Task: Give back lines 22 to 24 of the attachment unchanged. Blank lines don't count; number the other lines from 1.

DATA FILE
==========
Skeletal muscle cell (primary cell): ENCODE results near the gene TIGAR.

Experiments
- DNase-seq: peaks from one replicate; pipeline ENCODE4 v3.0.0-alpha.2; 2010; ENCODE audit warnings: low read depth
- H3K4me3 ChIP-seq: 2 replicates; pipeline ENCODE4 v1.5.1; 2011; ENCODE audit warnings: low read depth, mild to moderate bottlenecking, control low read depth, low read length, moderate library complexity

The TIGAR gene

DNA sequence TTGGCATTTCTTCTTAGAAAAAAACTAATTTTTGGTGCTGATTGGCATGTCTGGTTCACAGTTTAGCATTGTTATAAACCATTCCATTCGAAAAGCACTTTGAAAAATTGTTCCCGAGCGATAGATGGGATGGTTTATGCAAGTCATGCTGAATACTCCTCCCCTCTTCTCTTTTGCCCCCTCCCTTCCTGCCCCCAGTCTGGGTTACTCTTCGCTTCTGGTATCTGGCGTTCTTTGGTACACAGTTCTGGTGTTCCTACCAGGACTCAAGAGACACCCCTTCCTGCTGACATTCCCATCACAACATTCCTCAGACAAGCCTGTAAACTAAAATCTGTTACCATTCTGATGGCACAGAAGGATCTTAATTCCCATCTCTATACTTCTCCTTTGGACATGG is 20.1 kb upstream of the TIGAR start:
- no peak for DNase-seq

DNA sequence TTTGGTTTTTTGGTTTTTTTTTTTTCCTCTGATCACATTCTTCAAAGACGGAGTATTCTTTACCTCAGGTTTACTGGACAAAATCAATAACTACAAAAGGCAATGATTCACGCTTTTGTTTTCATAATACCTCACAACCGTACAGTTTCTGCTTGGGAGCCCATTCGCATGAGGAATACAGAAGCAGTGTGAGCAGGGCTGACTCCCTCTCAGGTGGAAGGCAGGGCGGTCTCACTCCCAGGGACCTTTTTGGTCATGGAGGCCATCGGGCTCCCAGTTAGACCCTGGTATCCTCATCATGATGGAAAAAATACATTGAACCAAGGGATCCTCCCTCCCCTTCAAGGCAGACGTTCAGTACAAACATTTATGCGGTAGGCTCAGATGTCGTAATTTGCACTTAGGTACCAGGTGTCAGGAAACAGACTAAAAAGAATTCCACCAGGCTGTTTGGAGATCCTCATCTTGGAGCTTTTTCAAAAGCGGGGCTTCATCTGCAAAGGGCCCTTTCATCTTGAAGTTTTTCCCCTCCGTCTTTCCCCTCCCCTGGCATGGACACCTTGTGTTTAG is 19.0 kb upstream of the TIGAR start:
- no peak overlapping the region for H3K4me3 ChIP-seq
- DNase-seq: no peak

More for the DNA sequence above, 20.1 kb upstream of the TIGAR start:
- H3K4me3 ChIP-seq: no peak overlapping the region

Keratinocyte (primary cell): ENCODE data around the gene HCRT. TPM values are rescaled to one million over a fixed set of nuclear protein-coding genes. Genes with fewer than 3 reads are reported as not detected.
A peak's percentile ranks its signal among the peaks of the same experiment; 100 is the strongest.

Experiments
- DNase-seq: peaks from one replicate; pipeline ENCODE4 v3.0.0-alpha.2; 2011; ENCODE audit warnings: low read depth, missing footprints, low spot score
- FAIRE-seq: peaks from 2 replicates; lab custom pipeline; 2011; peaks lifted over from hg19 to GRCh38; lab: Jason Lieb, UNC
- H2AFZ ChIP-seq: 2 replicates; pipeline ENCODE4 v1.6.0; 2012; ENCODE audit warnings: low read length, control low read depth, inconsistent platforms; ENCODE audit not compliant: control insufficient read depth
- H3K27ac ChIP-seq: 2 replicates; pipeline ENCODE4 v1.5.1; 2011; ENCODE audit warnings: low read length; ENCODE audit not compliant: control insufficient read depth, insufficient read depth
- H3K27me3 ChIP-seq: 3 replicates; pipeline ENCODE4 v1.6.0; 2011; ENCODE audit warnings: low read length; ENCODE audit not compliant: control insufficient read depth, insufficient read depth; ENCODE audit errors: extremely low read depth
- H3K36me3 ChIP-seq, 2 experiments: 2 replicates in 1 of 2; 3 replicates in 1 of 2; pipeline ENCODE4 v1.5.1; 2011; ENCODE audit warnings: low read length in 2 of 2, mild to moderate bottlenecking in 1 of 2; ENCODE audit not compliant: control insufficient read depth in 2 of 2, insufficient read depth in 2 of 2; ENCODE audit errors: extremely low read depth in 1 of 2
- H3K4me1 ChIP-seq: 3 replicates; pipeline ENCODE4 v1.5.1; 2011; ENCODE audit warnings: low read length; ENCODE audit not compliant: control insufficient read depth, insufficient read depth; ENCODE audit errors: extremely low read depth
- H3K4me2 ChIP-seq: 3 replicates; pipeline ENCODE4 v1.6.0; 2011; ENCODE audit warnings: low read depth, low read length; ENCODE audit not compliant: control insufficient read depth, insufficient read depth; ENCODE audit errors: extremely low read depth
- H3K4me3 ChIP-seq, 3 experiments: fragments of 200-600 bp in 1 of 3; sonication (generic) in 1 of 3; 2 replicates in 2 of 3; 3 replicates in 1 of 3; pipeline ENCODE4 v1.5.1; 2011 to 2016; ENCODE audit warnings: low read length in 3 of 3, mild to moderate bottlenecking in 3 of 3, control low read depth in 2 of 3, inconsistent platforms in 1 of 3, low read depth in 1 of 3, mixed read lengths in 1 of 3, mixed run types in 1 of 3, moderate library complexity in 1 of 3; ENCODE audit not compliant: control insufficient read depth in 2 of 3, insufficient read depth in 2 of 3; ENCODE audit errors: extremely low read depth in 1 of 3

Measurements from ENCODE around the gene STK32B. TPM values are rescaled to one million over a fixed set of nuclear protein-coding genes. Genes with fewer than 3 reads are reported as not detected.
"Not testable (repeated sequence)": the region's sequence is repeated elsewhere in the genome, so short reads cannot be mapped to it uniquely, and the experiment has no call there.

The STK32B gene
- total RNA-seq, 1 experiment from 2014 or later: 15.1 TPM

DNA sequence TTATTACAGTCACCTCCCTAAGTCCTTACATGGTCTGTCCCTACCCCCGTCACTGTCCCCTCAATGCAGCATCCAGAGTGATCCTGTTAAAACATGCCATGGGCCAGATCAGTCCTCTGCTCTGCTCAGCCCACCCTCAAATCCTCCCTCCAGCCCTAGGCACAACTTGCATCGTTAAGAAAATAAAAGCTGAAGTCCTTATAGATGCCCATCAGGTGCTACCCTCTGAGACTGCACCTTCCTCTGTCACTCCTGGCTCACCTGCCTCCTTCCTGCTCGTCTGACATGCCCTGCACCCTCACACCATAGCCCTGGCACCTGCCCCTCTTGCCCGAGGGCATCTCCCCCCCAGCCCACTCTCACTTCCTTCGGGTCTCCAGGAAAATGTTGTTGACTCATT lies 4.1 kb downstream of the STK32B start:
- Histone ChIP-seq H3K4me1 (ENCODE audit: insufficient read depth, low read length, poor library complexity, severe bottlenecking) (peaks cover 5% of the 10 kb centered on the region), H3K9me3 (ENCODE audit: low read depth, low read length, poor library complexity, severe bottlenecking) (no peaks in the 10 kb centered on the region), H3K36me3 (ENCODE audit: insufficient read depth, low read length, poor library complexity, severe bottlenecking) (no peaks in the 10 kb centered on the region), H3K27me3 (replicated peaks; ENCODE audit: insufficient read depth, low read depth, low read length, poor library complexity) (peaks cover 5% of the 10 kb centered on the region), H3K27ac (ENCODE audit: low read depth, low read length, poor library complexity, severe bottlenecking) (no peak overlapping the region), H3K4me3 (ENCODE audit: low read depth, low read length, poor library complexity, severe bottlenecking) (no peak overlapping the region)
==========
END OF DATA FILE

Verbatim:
- H3K4me1 ChIP-seq: 3 replicates; pipeline ENCODE4 v1.5.1; 2011; ENCODE audit warnings: low read length; ENCODE audit not compliant: control insufficient read depth, insufficient read depth; ENCODE audit errors: extremely low read depth
- H3K4me2 ChIP-seq: 3 replicates; pipeline ENCODE4 v1.6.0; 2011; ENCODE audit warnings: low read depth, low read length; ENCODE audit not compliant: control insufficient read depth, insufficient read depth; ENCODE audit errors: extremely low read depth
- H3K4me3 ChIP-seq, 3 experiments: fragments of 200-600 bp in 1 of 3; sonication (generic) in 1 of 3; 2 replicates in 2 of 3; 3 replicates in 1 of 3; pipeline ENCODE4 v1.5.1; 2011 to 2016; ENCODE audit warnings: low read length in 3 of 3, mild to moderate bottlenecking in 3 of 3, control low read depth in 2 of 3, inconsistent platforms in 1 of 3, low read depth in 1 of 3, mixed read lengths in 1 of 3, mixed run types in 1 of 3, moderate library complexity in 1 of 3; ENCODE audit not compliant: control insufficient read depth in 2 of 3, insufficient read depth in 2 of 3; ENCODE audit errors: extremely low read depth in 1 of 3